To say that Malaysians are talented is not an overstatement as some of the best–and most impressive–food blogs are authored by Malaysians. I am constantly amazed by the sheer talent of my fellow Malaysians, for example: Billy Law at A Table for Two. A Table for Two chronicles Billy’s eating adventures in Sydney as well as documents delectable recipes from his kitchen. Graced with outstanding food photography plus a keen sense of humor and wicked writing style, I am ready to crown A Table for Two the best new food blog of 2009! Please welcome Billy to Rasa Malaysia as he shares Ipoh Bean Sprout Chicken (芽菜鸡) recipe with us–a famed dish from the state of Ipoh in Malaysia.
I can confirm this – no matter where you are, the only one topic that can reunite all Malaysian expats around the world together has to be food. I am sure you will all agree with me, Malaysian food especially. When Rasa Malaysia asked me to be a guest writer on her blog to feature a signature dish from my hometown, the answer is loud and clear – the most famous dish from Ipoh has to be Bean Sprout Chicken (芽菜鸡) with Sar Hor Fun (rice noodle).
This is a very simple dish to prepare, all you need is patience. The chicken is cooked using the same technique as Hainan Chicken. It is poached in a water bath then quickly dunk into cold water to stop the cooking process to retain its juicy smoothness texture. As for the bean sprout, it will only need to be blanched no more than 10 seconds, then drizzle with sesame oil and soy sauce, and a smidge of white pepper for bit of kick.
Sounds simple? It sure is. You might be wondering how can poached chicken with blanched bean sprout and served with just rice noodle in soup can be a big hit in Ipoh? All thanks to its prime location.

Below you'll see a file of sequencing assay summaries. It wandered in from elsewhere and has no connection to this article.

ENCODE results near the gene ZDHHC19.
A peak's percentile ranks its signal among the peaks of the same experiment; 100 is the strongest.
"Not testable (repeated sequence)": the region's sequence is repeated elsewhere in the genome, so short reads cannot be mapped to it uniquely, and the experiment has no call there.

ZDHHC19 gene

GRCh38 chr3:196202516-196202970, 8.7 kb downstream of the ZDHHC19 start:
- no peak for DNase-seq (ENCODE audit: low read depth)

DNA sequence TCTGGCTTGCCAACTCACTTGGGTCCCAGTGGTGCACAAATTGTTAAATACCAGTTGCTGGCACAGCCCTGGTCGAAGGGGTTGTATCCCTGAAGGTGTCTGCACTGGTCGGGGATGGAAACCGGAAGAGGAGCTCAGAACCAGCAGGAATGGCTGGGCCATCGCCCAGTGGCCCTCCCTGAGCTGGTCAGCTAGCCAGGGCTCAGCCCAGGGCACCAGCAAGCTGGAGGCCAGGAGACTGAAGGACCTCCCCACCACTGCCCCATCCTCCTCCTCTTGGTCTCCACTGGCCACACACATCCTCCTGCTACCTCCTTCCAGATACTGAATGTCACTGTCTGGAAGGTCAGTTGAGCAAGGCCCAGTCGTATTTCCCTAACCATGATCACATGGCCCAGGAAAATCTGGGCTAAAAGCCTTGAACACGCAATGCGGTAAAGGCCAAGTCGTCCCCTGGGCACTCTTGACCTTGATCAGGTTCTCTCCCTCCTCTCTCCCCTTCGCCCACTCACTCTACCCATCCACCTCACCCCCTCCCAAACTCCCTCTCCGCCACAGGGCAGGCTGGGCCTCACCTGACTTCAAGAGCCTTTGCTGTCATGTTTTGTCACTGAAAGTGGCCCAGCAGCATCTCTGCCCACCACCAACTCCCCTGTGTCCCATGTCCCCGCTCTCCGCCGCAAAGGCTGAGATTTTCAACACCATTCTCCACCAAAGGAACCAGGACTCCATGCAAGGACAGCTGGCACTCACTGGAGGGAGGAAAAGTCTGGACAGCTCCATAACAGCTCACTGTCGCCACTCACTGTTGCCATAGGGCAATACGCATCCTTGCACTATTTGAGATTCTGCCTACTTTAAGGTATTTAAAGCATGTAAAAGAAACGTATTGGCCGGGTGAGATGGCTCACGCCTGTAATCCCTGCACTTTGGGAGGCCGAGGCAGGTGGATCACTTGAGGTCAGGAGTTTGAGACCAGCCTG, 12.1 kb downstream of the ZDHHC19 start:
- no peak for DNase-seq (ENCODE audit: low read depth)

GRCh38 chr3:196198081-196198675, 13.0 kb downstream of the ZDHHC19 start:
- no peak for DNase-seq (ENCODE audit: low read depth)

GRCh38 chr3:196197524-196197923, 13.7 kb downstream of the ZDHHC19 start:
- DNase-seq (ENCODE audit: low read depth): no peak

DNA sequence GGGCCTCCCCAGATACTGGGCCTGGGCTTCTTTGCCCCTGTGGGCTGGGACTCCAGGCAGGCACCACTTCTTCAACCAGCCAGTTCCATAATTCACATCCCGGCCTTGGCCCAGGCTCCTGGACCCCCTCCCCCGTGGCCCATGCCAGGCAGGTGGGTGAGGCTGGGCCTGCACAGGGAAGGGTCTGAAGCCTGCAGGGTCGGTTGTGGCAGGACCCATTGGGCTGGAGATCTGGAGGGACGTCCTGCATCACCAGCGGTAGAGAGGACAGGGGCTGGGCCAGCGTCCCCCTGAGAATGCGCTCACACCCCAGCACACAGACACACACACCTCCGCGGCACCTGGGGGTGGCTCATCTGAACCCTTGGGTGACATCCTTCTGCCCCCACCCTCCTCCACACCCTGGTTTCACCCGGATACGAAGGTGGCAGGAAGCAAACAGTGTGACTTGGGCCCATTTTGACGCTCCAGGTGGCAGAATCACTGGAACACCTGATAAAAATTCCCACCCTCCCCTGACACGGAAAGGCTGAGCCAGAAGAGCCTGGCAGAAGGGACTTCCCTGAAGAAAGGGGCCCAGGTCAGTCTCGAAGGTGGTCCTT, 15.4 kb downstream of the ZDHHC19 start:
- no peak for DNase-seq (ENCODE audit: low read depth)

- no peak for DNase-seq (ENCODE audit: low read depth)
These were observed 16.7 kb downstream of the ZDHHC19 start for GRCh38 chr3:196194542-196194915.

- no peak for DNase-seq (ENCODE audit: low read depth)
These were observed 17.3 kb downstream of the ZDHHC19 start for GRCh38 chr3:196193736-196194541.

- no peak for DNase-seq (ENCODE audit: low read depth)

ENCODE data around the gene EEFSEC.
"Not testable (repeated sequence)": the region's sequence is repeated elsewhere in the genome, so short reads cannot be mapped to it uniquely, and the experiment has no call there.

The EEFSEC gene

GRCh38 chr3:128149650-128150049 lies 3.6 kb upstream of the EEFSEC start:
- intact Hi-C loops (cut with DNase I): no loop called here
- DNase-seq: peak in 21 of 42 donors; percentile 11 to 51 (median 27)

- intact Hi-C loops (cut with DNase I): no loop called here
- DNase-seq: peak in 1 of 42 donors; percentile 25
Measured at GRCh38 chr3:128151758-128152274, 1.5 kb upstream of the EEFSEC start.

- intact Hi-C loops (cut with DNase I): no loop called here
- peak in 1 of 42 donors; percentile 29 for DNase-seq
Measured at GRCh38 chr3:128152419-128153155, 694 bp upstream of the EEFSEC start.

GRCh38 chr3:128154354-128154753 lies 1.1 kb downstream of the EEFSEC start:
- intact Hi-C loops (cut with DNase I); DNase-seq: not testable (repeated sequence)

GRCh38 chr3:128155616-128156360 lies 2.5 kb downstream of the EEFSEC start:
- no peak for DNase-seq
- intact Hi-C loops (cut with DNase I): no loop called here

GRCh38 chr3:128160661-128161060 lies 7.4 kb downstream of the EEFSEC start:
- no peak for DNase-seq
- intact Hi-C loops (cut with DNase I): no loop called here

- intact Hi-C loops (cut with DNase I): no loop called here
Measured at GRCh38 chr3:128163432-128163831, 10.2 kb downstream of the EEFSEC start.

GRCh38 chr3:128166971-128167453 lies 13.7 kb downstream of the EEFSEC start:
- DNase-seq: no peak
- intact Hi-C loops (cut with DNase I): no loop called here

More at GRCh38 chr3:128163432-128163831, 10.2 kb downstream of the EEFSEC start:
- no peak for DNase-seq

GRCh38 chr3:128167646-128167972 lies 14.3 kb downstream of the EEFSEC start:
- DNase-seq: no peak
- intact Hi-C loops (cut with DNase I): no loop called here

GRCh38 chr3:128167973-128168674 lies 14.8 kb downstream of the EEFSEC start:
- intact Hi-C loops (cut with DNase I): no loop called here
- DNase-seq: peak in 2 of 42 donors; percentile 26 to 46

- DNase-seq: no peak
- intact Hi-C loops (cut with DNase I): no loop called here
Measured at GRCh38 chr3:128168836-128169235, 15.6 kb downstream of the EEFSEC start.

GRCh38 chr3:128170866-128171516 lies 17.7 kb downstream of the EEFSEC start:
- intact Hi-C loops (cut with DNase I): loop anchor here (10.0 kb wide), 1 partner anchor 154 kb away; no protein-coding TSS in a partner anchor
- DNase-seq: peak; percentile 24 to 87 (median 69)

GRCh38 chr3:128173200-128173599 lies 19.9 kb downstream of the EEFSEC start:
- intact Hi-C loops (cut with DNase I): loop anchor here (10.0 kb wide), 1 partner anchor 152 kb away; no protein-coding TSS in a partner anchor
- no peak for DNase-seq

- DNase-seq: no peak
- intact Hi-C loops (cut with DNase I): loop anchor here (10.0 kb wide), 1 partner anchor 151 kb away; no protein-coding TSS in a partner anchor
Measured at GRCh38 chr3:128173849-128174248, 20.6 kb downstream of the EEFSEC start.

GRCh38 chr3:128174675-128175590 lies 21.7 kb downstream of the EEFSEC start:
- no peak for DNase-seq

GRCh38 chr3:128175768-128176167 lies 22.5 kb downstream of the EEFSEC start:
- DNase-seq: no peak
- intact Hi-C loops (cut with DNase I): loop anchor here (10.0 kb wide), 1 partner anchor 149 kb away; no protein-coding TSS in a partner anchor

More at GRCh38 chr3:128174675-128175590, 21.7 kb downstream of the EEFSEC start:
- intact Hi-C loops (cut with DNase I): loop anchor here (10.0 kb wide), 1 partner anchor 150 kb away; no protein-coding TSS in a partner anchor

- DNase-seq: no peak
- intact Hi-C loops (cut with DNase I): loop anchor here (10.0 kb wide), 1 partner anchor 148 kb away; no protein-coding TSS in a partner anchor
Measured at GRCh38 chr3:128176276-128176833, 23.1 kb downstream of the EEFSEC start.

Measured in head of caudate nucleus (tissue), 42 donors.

Ipoh is famous for its food, due to the relatively mineral-rich water (high alkali content) owing to its location on top of a large karstic formation, makes the food especially tasty. Tourists and locals are willing to travel interstate for hours just to have a taste of the delicious food this town has to offer.
Another characteristic of this dish is the rice noodle. Its slightly translucent look and superb slippery smooth texture swimming in a sweet broth that has been boiled overnight using chicken carcasses is what make this dish popular with the locals. Sadly all I can get in supermarket here in Australia is some precooked fresh rice noodle in packets which all stick together, thick and crumbly. I am in Australia for over 13 years now, the bean sprout may not be as stout and fat, the rice noodle may never taste the same as those in Ipoh, but at least making this dish will always bring me one step closer to home.
To make this dish, I would suggest you to go for the best produce as possibly can, especially the chicken. Free range or organic chickens are the best options which gives you a better flavour and texture.
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